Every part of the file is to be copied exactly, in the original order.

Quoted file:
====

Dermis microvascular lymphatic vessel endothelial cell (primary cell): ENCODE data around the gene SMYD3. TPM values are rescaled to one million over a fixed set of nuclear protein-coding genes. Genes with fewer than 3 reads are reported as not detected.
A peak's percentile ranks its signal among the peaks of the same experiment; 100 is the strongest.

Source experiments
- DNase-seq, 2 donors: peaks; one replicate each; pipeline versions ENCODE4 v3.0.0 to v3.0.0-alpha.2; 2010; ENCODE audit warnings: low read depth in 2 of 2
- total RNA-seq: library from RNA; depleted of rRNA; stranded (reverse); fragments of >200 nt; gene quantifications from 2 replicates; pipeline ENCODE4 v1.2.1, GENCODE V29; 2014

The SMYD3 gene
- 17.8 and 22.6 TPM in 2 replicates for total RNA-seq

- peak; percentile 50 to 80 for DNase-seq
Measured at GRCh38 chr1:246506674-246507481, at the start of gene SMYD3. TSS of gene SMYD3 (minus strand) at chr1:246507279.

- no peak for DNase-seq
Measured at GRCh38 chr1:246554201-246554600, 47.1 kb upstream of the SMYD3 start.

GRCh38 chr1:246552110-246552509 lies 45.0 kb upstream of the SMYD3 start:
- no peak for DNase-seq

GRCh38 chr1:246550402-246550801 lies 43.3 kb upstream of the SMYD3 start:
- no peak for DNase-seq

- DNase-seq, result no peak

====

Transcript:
Dermis microvascular lymphatic vessel endothelial cell (primary cell): ENCODE data around the gene SMYD3. TPM values are rescaled to one million over a fixed set of nuclear protein-coding genes. Genes with fewer than 3 reads are reported as not detected.
A peak's percentile ranks its signal among the peaks of the same experiment; 100 is the strongest.

Source experiments
- DNase-seq, 2 donors: peaks; one replicate each; pipeline versions ENCODE4 v3.0.0 to v3.0.0-alpha.2; 2010; ENCODE audit warnings: low read depth in 2 of 2
- total RNA-seq: library from RNA; depleted of rRNA; stranded (reverse); fragments of >200 nt; gene quantifications from 2 replicates; pipeline ENCODE4 v1.2.1, GENCODE V29; 2014

The SMYD3 gene
- 17.8 and 22.6 TPM in 2 replicates for total RNA-seq

- peak; percentile 50 to 80 for DNase-seq
Measured at GRCh38 chr1:246506674-246507481, at the start of gene SMYD3. TSS of gene SMYD3 (minus strand) at chr1:246507279.

- no peak for DNase-seq
Measured at GRCh38 chr1:246554201-246554600, 47.1 kb upstream of the SMYD3 start.

GRCh38 chr1:246552110-246552509 lies 45.0 kb upstream of the SMYD3 start:
- no peak for DNase-seq

GRCh38 chr1:246550402-246550801 lies 43.3 kb upstream of the SMYD3 start:
- no peak for DNase-seq

- DNase-seq, result no peak